Reflexivity and the Whole Foods Market consumer: the lived experience of shopping for change
There has been widespread academic and popular debate about the transformative potential of consumption choices, particularly food shopping. While popular food media is optimistic about “shopping for change,” food scholars are more critical, drawing attention to fetishist approaches to “local” or “organic,” and suggesting the need for reflexive engagement with food politics. We argue that reflexivity is central to understanding the potential and limitations of consumer-focused food politics, but argue that this concept is often relatively unspecified. The first objective of this paper is to operationalize reflexivity and advance understanding of reflexivity as an important tool for understanding the lived experience of food shopping. Our second objective is to explore the range of reflexivity observed in a mainstream “shopping for change” market sector. To do this, we draw from in-depth interviews with shoppers at Whole Foods Market (WFM)—a retail venue with the stated goal of making consumers “feel good about where [they] shop.” This group is chosen because of our interest in investigating the reflexivity of consumer engagement with the corporatized arm of ethical consumption—a realm of concern to food scholars as alternative agricultural initiatives are absorbed (both materially and symbolically) into corporate institutions. Our analysis suggests that shopping at venues like WFM is primarily motivated by traditional consumer pleasures, even for politicized consumers, a finding that poses serious limitations for a consumer-regulated food system. Copyright Springer Science+Business Media B.V. 2011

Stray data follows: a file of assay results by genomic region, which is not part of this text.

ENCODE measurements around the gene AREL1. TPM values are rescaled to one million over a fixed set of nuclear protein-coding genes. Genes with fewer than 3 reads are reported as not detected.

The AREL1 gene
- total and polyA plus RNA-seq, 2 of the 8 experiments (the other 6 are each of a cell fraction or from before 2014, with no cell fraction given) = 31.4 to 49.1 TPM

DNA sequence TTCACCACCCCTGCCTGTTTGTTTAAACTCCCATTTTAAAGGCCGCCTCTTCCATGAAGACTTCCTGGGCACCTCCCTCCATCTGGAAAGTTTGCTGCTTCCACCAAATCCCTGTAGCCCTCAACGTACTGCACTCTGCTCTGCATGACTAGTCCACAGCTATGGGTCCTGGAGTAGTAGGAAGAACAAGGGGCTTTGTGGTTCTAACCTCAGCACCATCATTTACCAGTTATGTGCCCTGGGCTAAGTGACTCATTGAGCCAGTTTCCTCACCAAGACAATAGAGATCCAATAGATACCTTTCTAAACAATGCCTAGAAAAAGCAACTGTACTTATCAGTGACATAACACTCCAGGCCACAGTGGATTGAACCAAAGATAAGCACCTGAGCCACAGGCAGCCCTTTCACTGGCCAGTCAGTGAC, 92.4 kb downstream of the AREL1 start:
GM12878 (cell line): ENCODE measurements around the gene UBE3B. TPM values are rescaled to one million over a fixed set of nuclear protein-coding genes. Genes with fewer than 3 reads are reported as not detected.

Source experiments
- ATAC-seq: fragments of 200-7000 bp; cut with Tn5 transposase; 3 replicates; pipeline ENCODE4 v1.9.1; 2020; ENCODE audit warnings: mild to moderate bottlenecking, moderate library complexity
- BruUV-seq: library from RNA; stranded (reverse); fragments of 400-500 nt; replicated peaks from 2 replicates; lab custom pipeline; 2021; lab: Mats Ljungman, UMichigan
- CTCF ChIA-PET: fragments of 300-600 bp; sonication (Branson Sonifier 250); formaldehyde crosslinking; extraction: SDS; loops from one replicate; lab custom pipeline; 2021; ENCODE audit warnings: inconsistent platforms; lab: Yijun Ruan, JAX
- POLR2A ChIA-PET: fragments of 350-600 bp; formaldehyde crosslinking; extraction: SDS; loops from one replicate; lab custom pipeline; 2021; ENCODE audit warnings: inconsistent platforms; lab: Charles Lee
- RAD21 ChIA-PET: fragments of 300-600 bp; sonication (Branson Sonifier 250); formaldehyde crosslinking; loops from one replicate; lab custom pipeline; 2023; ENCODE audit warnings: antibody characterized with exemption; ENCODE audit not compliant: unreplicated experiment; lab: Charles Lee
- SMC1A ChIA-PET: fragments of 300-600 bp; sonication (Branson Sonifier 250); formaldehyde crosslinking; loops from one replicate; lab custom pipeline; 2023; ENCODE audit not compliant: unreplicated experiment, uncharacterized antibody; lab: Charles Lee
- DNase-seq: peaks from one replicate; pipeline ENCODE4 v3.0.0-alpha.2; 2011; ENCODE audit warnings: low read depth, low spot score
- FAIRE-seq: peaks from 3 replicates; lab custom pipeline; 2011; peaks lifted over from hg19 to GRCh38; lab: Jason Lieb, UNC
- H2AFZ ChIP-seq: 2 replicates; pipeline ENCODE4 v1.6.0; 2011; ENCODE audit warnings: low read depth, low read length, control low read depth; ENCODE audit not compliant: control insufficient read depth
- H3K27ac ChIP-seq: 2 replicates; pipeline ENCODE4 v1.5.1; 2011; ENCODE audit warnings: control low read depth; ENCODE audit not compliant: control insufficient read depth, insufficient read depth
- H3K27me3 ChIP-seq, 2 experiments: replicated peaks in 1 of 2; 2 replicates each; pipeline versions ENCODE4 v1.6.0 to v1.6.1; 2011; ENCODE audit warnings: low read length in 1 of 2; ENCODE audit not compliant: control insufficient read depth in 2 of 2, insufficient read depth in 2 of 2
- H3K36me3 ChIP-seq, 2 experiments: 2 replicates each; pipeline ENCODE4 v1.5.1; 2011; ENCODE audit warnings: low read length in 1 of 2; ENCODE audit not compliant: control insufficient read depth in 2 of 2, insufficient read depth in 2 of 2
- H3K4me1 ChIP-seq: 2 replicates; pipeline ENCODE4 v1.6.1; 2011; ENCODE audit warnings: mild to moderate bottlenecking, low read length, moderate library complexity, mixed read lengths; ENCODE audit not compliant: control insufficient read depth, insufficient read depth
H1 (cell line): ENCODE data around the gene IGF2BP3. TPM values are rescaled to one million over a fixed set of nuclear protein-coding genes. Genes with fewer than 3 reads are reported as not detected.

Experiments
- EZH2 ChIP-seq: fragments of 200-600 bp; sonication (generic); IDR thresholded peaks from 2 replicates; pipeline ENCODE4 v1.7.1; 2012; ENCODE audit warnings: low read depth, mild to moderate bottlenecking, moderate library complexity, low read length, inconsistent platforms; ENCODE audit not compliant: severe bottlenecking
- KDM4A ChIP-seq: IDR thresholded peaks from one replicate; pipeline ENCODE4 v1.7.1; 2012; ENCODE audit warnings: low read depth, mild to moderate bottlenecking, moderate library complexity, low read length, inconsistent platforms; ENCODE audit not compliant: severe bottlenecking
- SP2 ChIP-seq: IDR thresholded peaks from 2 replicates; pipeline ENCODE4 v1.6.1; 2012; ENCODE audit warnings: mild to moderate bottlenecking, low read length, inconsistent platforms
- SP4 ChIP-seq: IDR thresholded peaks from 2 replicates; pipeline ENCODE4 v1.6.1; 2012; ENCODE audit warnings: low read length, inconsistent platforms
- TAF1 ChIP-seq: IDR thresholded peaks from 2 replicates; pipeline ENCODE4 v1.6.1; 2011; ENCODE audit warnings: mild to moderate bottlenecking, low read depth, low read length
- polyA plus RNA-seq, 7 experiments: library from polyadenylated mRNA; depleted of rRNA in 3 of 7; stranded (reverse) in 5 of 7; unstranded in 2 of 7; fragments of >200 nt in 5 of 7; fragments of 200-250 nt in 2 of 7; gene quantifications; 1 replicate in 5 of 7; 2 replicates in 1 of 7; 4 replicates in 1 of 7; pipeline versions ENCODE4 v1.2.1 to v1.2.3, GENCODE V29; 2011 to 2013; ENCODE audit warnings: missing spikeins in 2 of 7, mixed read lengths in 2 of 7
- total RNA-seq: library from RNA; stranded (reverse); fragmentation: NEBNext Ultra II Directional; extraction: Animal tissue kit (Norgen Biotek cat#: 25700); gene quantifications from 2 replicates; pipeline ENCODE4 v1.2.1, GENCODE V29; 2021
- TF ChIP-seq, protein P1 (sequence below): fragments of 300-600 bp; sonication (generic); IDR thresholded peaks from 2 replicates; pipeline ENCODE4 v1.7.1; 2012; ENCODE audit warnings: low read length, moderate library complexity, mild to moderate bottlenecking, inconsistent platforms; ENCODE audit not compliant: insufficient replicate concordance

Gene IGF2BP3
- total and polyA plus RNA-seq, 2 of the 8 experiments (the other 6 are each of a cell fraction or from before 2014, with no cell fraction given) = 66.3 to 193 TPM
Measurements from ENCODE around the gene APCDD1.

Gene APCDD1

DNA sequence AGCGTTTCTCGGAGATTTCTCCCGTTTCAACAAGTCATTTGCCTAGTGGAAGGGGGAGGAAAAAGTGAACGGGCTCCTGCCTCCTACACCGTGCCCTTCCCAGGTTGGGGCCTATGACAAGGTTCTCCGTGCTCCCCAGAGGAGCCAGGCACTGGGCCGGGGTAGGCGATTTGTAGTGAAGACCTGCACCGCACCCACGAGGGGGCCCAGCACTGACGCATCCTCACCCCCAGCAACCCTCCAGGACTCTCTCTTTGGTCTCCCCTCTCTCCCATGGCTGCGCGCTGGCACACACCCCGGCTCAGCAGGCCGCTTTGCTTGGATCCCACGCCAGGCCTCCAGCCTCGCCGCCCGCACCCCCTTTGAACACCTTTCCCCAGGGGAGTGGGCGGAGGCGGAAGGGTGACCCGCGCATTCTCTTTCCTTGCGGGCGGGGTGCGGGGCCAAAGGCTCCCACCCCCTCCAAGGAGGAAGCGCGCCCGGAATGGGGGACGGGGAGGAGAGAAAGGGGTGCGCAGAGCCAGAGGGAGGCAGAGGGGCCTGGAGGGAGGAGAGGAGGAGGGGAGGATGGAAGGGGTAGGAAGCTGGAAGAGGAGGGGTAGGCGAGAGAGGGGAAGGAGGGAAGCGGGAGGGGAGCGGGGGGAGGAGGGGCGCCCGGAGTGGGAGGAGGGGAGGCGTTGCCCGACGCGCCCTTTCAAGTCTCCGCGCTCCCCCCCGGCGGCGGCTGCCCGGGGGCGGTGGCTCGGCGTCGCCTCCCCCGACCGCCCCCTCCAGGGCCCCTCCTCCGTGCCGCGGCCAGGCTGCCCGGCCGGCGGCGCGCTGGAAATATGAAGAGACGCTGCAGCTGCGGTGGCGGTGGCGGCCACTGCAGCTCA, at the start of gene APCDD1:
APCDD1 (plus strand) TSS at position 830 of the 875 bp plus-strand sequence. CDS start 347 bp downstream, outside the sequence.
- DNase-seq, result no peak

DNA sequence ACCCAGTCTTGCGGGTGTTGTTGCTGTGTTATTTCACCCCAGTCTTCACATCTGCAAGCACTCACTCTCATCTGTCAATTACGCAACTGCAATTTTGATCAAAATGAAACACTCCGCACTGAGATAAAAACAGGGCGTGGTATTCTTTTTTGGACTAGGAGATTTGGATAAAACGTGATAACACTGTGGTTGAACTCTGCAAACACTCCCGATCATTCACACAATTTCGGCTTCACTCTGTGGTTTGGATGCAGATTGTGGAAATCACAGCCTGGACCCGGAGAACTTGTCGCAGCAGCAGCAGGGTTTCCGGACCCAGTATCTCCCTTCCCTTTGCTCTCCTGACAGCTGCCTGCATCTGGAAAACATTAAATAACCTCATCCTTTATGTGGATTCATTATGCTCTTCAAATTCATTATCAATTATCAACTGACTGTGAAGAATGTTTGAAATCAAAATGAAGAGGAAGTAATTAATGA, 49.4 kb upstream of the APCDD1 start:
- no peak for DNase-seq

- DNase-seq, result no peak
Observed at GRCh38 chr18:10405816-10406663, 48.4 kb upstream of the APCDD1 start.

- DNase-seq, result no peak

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Volume (Year): 28 (2011)
Issue (Month): 3 (September)
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- Stewart Lockie, 2009. "Responsibility and agency within alternative food networks: assembling the “citizen consumer”," Agriculture and Human Values, Springer;The Agriculture, Food, & Human Values Society (AFHVS), vol. 26(3), pages 193-201, September.
- Julie Guthman, 2007. "Commentary on teaching food: Why I am fed up with Michael Pollan et al," Agriculture and Human Values, Springer;The Agriculture, Food, & Human Values Society (AFHVS), vol. 24(2), pages 261-264, June.
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